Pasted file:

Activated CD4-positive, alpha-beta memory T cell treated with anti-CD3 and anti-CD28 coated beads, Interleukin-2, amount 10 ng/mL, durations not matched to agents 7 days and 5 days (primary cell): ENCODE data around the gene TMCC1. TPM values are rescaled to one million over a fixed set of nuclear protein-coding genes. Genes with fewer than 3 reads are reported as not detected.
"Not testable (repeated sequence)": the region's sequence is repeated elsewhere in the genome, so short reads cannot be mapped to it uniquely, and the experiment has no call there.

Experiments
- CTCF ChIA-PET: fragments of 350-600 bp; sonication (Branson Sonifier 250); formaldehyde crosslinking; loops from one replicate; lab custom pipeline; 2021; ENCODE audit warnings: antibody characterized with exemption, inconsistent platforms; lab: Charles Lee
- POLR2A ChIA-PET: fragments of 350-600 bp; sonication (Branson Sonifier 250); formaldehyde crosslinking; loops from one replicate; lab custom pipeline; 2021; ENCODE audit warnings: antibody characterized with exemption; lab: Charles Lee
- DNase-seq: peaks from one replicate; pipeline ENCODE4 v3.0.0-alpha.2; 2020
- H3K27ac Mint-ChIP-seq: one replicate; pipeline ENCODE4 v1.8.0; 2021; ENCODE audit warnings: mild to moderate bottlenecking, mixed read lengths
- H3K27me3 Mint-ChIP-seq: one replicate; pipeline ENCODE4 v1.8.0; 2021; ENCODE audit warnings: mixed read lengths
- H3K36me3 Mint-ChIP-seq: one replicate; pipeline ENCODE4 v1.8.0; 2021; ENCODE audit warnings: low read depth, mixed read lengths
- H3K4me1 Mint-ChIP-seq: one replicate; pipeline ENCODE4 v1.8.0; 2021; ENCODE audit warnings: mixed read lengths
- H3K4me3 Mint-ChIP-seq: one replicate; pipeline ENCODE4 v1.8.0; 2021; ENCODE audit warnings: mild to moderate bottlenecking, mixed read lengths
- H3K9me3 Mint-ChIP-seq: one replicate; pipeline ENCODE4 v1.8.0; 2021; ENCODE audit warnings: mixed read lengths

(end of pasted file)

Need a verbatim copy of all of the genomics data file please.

Activated CD4-positive, alpha-beta memory T cell treated with anti-CD3 and anti-CD28 coated beads, Interleukin-2, amount 10 ng/mL, durations not matched to agents 7 days and 5 days (primary cell): ENCODE data around the gene TMCC1. TPM values are rescaled to one million over a fixed set of nuclear protein-coding genes. Genes with fewer than 3 reads are reported as not detected.
"Not testable (repeated sequence)": the region's sequence is repeated elsewhere in the genome, so short reads cannot be mapped to it uniquely, and the experiment has no call there.

Experiments
- CTCF ChIA-PET: fragments of 350-600 bp; sonication (Branson Sonifier 250); formaldehyde crosslinking; loops from one replicate; lab custom pipeline; 2021; ENCODE audit warnings: antibody characterized with exemption, inconsistent platforms; lab: Charles Lee
- POLR2A ChIA-PET: fragments of 350-600 bp; sonication (Branson Sonifier 250); formaldehyde crosslinking; loops from one replicate; lab custom pipeline; 2021; ENCODE audit warnings: antibody characterized with exemption; lab: Charles Lee
- DNase-seq: peaks from one replicate; pipeline ENCODE4 v3.0.0-alpha.2; 2020
- H3K27ac Mint-ChIP-seq: one replicate; pipeline ENCODE4 v1.8.0; 2021; ENCODE audit warnings: mild to moderate bottlenecking, mixed read lengths
- H3K27me3 Mint-ChIP-seq: one replicate; pipeline ENCODE4 v1.8.0; 2021; ENCODE audit warnings: mixed read lengths
- H3K36me3 Mint-ChIP-seq: one replicate; pipeline ENCODE4 v1.8.0; 2021; ENCODE audit warnings: low read depth, mixed read lengths
- H3K4me1 Mint-ChIP-seq: one replicate; pipeline ENCODE4 v1.8.0; 2021; ENCODE audit warnings: mixed read lengths
- H3K4me3 Mint-ChIP-seq: one replicate; pipeline ENCODE4 v1.8.0; 2021; ENCODE audit warnings: mild to moderate bottlenecking, mixed read lengths
- H3K9me3 Mint-ChIP-seq: one replicate; pipeline ENCODE4 v1.8.0; 2021; ENCODE audit warnings: mixed read lengths